Having looked over the draft form of this handbook and other publications, I might even suggest that NHLA partnering with other organizations consider creating our own manual on the Best Management Practices for Landscaping manual to address issues not covered in other published documents or where they are, to combine that useful information into a one source manual that addresses the many issues involved in good landscaping. This could be given or sold to planning boards, building developers, contractors, and landscapers and offered to the general public as an educational book. We have friends and colleagues from other organizations who’s’ educational background can provide direction; offer suggestions and arm us with scientific research can support our findings for proper landscaping practices.
I know it might be a big task, but at least it might help address so many of the problems we see everyday. It doesn’t nor should it be a textbook, rather a manual that can be understood by the layperson, but can provides valuable information to help so that they can make informed decisions when it comes to landscaping from the very beginning of a project.. When it comes to landscaping. It isn’t only about just making money; it is about creating something and being to look back on it and feeling pride in what you did. It is also about not having all landscapers being place on the same level, unless it is to a higher level where knowledge, education and experience are the deciding factors.
So I’ll ask if any of you are tired of seeing bad work being performed and want to try and do something to improve what seems to be becoming the norm. I do hope you might consider becoming involved for it is about the standards we all want to work with and it will take many view points and ideas that are taken together that would make a BMP for Landscaping manual of any value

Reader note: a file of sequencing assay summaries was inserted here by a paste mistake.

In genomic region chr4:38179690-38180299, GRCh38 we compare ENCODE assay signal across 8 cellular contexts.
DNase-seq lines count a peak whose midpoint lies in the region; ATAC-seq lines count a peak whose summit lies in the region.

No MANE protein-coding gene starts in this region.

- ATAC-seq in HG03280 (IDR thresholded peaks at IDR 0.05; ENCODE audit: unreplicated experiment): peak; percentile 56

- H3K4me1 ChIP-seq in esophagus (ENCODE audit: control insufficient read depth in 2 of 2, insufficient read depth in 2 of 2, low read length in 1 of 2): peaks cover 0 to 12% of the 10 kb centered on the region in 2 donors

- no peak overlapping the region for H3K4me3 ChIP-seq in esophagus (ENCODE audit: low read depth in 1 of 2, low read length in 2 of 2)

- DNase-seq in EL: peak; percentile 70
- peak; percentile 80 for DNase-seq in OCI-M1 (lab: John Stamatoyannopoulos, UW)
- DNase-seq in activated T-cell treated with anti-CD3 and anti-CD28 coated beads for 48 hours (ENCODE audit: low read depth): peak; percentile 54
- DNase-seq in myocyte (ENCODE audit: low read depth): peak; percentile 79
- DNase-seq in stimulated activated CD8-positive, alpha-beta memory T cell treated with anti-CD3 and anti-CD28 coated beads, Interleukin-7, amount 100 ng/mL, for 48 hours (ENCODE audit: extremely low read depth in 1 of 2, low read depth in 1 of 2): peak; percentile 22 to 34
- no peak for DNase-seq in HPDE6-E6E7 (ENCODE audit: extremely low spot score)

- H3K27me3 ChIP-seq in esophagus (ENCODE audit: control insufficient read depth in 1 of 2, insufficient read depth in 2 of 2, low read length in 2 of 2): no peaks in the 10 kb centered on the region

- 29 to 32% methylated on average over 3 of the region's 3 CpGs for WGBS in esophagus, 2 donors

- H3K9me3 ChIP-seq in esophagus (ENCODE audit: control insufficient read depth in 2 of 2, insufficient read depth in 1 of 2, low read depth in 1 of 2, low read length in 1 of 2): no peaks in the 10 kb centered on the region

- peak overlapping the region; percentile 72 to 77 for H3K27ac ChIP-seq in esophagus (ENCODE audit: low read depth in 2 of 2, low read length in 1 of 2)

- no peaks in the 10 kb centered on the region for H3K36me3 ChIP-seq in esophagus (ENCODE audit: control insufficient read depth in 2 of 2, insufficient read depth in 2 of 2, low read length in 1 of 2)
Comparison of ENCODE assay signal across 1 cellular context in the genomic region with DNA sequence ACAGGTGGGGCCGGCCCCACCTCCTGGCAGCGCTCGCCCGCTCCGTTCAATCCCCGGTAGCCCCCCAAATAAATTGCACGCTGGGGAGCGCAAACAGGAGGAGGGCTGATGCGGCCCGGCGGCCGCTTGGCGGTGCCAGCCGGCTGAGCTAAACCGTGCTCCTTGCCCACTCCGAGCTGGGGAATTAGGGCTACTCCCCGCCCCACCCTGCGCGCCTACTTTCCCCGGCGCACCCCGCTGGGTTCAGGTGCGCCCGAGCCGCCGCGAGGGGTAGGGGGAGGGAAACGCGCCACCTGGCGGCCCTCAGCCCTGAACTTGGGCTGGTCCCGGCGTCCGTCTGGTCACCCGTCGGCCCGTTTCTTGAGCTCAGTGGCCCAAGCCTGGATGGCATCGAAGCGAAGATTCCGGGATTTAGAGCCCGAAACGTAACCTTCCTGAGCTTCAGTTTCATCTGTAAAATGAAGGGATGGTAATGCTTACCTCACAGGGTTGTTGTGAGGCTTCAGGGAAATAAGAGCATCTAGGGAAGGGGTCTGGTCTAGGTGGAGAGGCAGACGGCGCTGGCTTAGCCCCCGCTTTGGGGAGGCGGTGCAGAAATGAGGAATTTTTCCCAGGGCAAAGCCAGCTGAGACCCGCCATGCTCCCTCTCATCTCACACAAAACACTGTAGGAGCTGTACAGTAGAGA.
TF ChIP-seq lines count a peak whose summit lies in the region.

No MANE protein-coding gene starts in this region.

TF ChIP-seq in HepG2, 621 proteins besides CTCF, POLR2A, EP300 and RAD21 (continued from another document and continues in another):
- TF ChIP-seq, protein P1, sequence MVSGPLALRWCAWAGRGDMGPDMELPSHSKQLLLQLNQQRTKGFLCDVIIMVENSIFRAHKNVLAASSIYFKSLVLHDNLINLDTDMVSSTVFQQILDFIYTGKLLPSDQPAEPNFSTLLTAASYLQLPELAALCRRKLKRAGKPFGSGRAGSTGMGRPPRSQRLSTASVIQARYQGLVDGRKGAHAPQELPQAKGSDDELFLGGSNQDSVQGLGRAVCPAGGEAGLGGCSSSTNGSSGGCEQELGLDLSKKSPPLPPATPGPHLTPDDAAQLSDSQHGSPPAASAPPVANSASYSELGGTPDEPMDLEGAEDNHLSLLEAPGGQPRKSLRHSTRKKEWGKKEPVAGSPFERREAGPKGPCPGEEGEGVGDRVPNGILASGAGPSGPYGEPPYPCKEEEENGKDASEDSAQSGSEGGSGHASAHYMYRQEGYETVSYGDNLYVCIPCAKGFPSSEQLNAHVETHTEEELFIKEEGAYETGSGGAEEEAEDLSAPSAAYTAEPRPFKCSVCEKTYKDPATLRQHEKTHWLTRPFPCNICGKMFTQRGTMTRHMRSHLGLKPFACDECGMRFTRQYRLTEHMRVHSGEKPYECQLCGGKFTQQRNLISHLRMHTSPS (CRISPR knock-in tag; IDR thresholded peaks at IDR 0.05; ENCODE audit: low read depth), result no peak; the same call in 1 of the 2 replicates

Snow Arbor

Bonsais, a Circus of Trees and Every Thirty-Five Feet Part 1

Trees are the wonder of nature, they are the largest, tallest living things. there are trees that can reach to heights of 370′ and there are trees who’s  trunks can have diameters of more than 30 to 40′. They can live for hundreds years and some live for thousands,  which in human terms are hundreds  of generations. Some trees have a root mass that is equal in weight to all that growth above the ground and their roots can spread more than one and half times their height in all directions looking for moisture and nutrients. They are the basis for all of life on the planet, without them many other species couldn’t survive.

 In their natural environment you might be able to identify the soils condition by what species are growing there. For the trees that are growing in a flood plain would most likely would not be growing in upland, shallow soils. Or trees that grow high on the slopes of mountains might never be found growing in areas such as  wetlands. To see pitch pines growing you can assume that  it’s habitat is a gravelly, excessively dry with infertile soils. The reverse is true in that by looking at the different types of soils one could predict what type of plant species would be likely to grow under natural conditions.  Trees have found their place locally, regionally in their northern migration over the course of these last 8 to 10 thousand years, in the conditions that have best suited them. In a booklet published by the U.S. Department of Agricultural Forest Service titled ” Why trees Grow Where They Do In New Hampshire Forests” prepared by William B Leak and Jane R Riddle with some beautiful illustrations by Marilyn Collins, it discusses the makeup of NH soils and the habitat these soils create for trees and other plant species. It is in relationship of time from when much of the New England was under a blanket of ice and as this ice advanced it scoured the bedrock, carried small particles to huge boulders along with it. Until a time that ice began to melt and this release of water that created huge lakes and rivers, where some of the material settled where it had been frozen or where other materials was carried along with the waters’ flow until that slowed and some of the larger size particles of sand and gravel settled and finally the fine particles of silt and clay settled where the water’s flow was greatly reduced. Leak and Riddle in their work defined 9 types of soil habitat, realizing that there are many more than a washed till habitat to a poorly drain one or lake sediment to a rock habitat. This booklet which is out of print will be posted on our web-site.